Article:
© 2005 Peter Burkhart


"The Adventure of the Blue Carbuncle" Lesson:

Unit/Theme: Sherlock Holmes      Level: Honors

Subject: Seventh Grade English

NYS Standards/ Benchmarks: E2b: Produce a response to literature that demonstrates an understanding of the literary work. E5a: The student identifies and responds to fiction using interpretive, critical, and evaluative processes; that is, the student: evaluates literary merit, analyzes the reasons for a character’s actions, taking into account the situation and basic motivation of the character. E3b: Participates in group meetings in which the student gives reasons in support of opinions expressed. Volunteers contributions and responds when directly solicited by the teacher or discussion leader.


  • Students will be provided time for silent reading.
  • Students will work together to demonstrate an understanding of a story.
  • Students will participate in small group and whole class discussions.
  • *Provide silent reading time for students.
  • Students will analyze Holmes method of deducing details about an object and debate if his methods are realistic.
  • Students will analyze objects for the purpose of deducing details about them.


"On the contrary, Watson, you can see everything. You fail, however, to reason from what you see. You are too timid in drawing your inferences."

-Pg. 203

"My name is Sherlock Holmes. It is my business to know what other people don't know."

"It is always awkward doing business with an alias."


  • Sherlock text and various unusual or unique items.

  • Students will have read "The Adventure of the Blue Carbuncle" and other Holmes stories.


  • Silent reading.
  • Journal. In this story Holmes believes he may be "instrumental in saving a life." What is compassion? How does it relate to Sherlock Holmes in this story? Describe a time you were compassionate toward another person.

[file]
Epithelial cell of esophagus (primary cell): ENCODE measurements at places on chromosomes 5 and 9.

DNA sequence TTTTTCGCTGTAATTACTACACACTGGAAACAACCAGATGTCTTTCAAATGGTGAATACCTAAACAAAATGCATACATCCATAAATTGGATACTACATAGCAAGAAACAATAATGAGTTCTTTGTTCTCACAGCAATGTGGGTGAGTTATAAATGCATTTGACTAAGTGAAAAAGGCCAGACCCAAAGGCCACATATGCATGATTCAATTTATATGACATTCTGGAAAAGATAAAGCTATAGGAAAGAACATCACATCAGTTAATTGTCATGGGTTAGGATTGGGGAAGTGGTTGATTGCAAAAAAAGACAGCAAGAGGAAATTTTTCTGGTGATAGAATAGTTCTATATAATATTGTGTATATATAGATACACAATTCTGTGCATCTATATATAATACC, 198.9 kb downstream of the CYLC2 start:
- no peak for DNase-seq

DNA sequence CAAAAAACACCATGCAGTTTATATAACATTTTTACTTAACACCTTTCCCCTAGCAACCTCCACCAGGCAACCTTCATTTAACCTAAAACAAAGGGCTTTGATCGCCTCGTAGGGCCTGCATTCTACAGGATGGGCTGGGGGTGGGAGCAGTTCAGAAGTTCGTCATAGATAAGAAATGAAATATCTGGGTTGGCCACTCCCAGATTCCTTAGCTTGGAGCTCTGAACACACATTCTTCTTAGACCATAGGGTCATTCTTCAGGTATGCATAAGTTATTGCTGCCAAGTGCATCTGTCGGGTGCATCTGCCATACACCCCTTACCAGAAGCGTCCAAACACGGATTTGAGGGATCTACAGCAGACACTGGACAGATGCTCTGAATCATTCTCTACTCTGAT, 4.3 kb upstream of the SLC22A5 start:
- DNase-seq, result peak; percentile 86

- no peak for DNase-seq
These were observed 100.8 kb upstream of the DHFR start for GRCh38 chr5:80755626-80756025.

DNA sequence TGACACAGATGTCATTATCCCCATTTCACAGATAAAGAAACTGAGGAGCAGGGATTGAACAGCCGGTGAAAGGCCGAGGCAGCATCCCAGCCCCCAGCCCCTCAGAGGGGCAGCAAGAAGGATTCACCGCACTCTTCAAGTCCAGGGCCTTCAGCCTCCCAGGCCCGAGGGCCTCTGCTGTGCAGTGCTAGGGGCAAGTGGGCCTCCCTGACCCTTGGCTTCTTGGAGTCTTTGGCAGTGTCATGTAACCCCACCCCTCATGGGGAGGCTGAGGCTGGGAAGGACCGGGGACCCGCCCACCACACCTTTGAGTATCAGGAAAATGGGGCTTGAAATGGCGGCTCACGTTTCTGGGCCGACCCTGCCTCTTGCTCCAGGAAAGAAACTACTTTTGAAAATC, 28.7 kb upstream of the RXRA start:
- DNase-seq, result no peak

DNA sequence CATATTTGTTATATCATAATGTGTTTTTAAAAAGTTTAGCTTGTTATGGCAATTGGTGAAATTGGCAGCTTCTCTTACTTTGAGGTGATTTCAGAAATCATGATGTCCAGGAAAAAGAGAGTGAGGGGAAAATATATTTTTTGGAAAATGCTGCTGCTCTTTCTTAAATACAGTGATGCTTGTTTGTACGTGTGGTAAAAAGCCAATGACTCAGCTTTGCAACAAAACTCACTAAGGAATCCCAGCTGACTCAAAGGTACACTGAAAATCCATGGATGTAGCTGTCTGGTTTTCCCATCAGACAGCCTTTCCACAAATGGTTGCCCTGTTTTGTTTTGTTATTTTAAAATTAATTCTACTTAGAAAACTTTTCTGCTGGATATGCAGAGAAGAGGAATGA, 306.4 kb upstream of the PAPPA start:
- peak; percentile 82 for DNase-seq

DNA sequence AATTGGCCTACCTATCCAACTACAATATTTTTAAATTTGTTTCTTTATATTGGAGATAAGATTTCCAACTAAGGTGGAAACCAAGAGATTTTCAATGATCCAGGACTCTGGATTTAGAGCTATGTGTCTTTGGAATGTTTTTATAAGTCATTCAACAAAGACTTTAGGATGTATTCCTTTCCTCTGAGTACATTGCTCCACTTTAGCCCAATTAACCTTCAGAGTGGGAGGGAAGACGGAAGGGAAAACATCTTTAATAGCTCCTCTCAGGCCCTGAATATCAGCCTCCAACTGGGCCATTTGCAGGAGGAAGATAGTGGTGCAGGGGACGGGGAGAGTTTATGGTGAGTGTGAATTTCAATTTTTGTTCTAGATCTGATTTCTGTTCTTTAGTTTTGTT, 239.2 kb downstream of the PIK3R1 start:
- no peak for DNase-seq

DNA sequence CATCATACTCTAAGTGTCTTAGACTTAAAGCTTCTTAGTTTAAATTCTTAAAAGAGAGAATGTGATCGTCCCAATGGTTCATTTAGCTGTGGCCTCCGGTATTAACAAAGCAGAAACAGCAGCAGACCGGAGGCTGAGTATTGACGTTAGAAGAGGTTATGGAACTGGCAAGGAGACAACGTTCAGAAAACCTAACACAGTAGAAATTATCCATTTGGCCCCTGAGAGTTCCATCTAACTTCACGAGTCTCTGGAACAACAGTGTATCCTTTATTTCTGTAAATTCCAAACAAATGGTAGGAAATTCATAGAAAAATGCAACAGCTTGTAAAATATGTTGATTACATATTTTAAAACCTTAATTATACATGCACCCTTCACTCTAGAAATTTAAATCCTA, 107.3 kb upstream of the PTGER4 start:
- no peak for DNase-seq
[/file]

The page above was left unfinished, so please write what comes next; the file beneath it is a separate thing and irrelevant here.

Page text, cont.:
• What does Holmes’ compassion indicate about him? In small groups students will write about Holmes’ sense of duty/compassion. Why does he get involved in these cases? We know he is very selective about what cases he takes.
  • Discuss the stone. It has a violent history which includes two murders and a suicide. There have also been related robberies. What does that mean to this adventure?
  • Discussion. On pages 202-203 Holmes demonstrates his skills of deduction on a hat. Describe his method and his explanation. Does it make sense? We have seen a similar scenes in previous stories. When Holmes explains it, it seems simple. Could anyone develop these skills or does it take a certain person? Can you think of any careers today that require similar skills? What are they?
  • Individually or with a partner students will list the steps in Holmes’ method. Afterward, the class will create a master list on the board.
  • As a class or small groups the teacher will present items unfamiliar to the students (due to their age) and ask them to figure out what they are.
    NOTE: To do this activity some time might be spent at yard sales and antique shops gathering old items or parts of items that are no longer in use.


  • Group work
  • Quiz on "The Adventure of the Blue Carbuncle."

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